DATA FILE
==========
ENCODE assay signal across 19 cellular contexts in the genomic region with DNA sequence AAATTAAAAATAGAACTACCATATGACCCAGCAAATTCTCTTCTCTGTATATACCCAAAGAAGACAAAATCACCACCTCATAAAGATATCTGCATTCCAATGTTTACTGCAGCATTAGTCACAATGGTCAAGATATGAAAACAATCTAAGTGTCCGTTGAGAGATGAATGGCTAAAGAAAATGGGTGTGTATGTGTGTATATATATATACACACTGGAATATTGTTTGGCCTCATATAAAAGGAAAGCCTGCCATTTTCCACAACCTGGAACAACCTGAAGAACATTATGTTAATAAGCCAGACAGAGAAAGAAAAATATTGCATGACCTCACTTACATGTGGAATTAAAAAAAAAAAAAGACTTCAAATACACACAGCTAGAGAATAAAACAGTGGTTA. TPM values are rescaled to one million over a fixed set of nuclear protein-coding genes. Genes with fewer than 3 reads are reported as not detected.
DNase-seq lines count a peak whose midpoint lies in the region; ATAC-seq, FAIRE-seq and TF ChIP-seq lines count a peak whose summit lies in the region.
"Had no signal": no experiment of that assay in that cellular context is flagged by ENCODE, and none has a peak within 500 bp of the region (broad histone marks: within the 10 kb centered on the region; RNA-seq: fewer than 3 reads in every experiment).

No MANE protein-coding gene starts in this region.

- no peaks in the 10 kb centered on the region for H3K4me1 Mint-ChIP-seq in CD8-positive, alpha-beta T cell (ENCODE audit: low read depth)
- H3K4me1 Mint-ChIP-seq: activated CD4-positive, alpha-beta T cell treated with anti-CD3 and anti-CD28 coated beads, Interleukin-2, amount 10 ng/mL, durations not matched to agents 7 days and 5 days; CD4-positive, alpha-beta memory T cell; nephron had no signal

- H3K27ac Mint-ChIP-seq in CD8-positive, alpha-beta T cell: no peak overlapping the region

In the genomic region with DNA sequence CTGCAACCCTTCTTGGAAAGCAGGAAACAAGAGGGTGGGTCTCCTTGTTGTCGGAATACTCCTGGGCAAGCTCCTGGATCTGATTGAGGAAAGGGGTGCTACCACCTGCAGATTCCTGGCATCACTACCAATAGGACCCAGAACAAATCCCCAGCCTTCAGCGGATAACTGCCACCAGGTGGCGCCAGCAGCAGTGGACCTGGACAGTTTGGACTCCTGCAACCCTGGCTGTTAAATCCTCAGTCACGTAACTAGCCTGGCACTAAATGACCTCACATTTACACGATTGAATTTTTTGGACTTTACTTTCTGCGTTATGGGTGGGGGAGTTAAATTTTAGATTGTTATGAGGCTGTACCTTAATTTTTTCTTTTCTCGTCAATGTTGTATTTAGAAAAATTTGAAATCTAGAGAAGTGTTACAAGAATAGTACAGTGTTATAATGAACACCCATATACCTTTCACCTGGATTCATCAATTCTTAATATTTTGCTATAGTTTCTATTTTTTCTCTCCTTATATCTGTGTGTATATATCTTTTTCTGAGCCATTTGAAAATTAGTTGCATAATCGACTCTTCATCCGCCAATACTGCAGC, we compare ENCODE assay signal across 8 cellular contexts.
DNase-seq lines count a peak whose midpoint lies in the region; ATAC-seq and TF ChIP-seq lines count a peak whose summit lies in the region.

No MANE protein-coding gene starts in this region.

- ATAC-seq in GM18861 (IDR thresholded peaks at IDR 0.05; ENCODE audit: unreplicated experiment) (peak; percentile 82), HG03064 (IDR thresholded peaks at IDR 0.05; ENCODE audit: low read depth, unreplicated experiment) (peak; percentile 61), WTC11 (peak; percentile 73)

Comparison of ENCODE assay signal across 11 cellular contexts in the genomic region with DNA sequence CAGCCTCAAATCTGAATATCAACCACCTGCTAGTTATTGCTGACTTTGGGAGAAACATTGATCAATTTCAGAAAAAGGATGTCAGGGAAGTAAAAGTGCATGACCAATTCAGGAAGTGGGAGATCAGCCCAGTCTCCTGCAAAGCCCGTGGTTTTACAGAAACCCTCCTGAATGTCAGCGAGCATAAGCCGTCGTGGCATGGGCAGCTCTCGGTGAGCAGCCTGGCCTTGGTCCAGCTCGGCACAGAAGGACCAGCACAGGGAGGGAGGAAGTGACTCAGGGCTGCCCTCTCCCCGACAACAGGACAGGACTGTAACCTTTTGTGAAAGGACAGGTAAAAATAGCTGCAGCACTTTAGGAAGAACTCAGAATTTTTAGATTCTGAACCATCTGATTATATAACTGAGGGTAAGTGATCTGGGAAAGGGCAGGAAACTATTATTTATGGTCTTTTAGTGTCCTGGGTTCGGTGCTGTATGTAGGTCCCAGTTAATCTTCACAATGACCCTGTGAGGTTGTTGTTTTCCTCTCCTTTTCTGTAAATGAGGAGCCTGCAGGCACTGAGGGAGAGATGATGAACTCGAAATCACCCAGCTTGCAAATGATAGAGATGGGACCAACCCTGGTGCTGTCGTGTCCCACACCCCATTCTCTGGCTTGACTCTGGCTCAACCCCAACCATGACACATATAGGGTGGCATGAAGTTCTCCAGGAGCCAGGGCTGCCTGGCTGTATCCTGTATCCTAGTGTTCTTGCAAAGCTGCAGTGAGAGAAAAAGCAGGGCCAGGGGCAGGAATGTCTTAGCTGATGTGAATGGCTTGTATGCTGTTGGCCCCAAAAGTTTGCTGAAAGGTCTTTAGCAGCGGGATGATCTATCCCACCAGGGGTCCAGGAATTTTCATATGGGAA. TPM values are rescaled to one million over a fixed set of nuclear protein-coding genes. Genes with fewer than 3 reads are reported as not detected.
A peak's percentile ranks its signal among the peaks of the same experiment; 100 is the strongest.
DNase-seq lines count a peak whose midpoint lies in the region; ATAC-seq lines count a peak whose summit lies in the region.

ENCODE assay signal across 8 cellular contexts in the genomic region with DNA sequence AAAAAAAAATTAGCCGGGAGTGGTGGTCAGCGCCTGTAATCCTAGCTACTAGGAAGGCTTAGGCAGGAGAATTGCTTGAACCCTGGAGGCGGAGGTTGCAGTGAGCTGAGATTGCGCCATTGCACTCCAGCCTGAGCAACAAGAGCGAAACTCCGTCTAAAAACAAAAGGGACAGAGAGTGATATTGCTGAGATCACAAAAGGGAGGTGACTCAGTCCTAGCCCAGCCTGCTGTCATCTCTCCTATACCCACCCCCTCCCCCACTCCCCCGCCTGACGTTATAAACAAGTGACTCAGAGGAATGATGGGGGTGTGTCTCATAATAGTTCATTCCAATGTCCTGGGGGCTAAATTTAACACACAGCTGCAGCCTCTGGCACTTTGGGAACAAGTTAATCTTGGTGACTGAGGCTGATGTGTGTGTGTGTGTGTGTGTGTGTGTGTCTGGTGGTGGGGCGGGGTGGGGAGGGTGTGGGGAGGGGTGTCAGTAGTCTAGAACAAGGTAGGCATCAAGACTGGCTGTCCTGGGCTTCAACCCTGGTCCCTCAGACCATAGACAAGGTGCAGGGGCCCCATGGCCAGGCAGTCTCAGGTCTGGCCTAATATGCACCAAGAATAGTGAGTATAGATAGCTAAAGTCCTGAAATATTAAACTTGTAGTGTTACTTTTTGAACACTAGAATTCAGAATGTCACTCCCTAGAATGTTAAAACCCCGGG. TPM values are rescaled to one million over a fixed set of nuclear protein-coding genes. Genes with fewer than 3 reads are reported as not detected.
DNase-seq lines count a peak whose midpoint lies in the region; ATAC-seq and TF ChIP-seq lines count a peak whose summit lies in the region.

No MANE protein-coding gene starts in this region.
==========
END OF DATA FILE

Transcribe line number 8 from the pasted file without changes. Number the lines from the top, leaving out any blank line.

In the genomic region with DNA sequence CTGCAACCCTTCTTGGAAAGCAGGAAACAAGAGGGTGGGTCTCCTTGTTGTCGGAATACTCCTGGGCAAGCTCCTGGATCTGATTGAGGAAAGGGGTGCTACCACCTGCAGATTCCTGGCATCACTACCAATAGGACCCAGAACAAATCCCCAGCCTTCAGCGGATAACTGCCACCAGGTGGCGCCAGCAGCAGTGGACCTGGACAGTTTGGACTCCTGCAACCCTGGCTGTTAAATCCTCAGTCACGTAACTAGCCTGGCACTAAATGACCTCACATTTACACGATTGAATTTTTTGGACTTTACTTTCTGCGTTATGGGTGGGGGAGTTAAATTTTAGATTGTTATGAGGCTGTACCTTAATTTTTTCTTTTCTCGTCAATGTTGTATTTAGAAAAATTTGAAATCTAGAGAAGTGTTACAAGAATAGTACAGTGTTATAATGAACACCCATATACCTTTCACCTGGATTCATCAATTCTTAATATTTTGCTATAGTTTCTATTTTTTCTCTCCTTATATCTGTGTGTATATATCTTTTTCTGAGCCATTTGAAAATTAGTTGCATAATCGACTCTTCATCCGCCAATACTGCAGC, we compare ENCODE assay signal across 8 cellular contexts.